PK08 - CHAPTER 8 Bond Valuation and the Structure of...

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CHAPTER 8 Bond Valuation and the Structure of Interest Rates Learning Objectives 1. Explain what an efficient capital market is and why “market efficiency” is important to financial managers. 2. Describe the market for corporate bonds and three types of corporate bonds. 3. Explain how to calculate the price of a bond and why bond prices vary negatively with interest rate movements. 4. Distinguish between a bond’s coupon rate, yield to maturity, and effective annual yield, and be able to calculate their values. 5. Explain why investors in bonds are subject to interest rate risk and why it is important to understand the bond theorems. 6. Discuss the concept of default risk and know how to compute a default risk premium. 7. Describe the factors that determine the level and shape of the yield curve. I. Chapter Outline 8.1 Capital Market Efficiency A. Overview The supply and demand for securities are better reflected in organized markets. 1
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Any price that balances the overall supply and demand for a security is a market equilibrium price. A security’s true value is the price that reflects investors’ estimates of the value of the cash flows they expect to receive in the future. In an efficient capital market, security prices fully reflect the knowledge and expectations of all investors at a particular point in time. If markets are efficient, investors and financial managers have no reason to believe the securities are not priced at or near their true value. The more efficient a security market, the more likely securities are to be priced at or near their true value. The overall efficiency of a capital market depends on its operational efficiency and its informational efficiency . Operational efficiency focuses on bringing buyers and sellers together at the lowest possible cost. Markets exhibit informational efficiency if market prices reflect all relevant information about securities at a particular point in time. In an informationally efficient market, market prices adjust quickly to new information about a security as it becomes available. Competition among investors is an important driver of informational efficiency. 2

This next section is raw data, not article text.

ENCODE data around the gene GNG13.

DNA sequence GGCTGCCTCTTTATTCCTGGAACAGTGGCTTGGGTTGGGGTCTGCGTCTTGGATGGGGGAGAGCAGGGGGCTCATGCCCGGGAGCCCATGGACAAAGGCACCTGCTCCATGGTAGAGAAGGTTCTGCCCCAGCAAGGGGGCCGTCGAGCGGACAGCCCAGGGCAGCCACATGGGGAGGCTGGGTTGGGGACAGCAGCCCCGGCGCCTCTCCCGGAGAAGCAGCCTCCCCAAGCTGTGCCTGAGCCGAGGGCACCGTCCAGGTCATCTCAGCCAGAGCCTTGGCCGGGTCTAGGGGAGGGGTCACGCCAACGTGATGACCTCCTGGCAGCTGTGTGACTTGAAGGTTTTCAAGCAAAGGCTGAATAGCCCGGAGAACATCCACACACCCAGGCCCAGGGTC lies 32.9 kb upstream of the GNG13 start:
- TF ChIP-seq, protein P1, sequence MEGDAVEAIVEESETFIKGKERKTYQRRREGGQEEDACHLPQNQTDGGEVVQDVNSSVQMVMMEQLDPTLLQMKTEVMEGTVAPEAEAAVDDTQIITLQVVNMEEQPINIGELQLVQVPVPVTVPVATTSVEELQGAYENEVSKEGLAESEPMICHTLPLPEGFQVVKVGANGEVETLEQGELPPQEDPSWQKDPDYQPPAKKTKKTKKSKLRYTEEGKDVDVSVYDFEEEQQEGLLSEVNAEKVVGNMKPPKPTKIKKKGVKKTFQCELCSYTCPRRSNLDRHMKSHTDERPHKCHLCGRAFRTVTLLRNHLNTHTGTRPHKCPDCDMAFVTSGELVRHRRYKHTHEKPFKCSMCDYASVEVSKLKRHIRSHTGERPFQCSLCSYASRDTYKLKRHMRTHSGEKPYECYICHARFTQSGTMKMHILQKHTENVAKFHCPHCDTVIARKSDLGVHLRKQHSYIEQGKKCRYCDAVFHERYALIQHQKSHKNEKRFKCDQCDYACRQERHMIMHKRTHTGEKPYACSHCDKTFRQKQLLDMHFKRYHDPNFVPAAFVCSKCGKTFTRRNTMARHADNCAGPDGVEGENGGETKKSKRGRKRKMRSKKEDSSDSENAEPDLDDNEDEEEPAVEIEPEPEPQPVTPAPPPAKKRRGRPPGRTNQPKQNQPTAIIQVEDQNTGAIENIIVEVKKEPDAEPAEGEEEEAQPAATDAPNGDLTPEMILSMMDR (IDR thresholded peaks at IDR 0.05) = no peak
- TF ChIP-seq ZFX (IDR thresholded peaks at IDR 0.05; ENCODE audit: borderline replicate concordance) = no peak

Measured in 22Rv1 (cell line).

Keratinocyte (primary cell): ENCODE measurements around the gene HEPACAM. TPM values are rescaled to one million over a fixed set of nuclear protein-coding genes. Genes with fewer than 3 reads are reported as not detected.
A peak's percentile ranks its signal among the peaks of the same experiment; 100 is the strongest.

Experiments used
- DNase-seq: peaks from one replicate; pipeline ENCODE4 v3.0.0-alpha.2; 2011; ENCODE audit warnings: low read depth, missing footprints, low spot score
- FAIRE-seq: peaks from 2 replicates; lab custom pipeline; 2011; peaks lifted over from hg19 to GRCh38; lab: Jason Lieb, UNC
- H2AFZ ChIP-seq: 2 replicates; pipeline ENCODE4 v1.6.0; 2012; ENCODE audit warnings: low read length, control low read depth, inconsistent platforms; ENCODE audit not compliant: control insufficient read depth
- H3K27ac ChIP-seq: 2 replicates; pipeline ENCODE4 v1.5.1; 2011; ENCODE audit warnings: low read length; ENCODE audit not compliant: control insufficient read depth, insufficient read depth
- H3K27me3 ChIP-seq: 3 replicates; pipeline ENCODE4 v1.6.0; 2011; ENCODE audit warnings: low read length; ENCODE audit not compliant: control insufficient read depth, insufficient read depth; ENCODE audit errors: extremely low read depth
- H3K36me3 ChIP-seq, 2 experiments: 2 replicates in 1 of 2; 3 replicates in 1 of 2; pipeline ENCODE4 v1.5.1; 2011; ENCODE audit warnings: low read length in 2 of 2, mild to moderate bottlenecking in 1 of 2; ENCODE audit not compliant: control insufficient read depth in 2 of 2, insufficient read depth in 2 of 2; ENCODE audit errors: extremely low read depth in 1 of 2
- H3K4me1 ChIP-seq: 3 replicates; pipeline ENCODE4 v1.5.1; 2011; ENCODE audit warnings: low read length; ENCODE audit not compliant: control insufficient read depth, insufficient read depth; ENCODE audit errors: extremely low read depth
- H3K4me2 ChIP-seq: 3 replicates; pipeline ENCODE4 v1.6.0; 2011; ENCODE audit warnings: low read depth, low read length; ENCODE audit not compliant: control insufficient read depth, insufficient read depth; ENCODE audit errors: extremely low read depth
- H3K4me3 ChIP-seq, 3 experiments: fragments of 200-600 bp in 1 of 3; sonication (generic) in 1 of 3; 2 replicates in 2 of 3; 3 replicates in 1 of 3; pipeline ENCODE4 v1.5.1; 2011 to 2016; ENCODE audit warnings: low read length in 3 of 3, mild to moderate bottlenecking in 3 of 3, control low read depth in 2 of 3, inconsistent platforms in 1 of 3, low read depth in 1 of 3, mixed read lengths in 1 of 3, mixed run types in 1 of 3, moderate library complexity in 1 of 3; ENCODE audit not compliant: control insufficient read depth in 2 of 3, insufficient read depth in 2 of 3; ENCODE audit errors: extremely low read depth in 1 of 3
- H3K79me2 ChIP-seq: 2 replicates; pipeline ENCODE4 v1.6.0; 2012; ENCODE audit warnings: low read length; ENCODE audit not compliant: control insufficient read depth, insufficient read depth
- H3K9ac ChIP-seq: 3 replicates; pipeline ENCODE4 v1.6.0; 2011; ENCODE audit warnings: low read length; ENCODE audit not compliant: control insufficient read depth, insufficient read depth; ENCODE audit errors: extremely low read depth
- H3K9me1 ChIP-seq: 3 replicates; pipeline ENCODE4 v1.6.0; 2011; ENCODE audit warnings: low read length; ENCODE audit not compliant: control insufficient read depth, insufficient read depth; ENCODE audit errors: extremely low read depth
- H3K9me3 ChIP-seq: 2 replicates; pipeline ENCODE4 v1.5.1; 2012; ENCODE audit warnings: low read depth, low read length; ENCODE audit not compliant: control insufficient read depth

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A. Efficient Market Hypotheses Prices of securities adjust as the buying and selling from investors lead to the price that truly reflects the market’s consensus. This reflects the market’s efficiency. Market efficiency can be explained at three levels—strong form, semistrong form, and weak form. Strong form market efficiency states that the price of a security in the market reflects all information—public as well as private or inside information. Strong form efficiency implies that it would not be possible to earn abnormally high returns (returns greater than those justified by the risks) by trading on private information. Semistrong
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This note was uploaded on 03/31/2012 for the course BUS 3140 taught by Professor Bens during the Spring '12 term at FIU.

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PK08 - CHAPTER 8 Bond Valuation and the Structure of...

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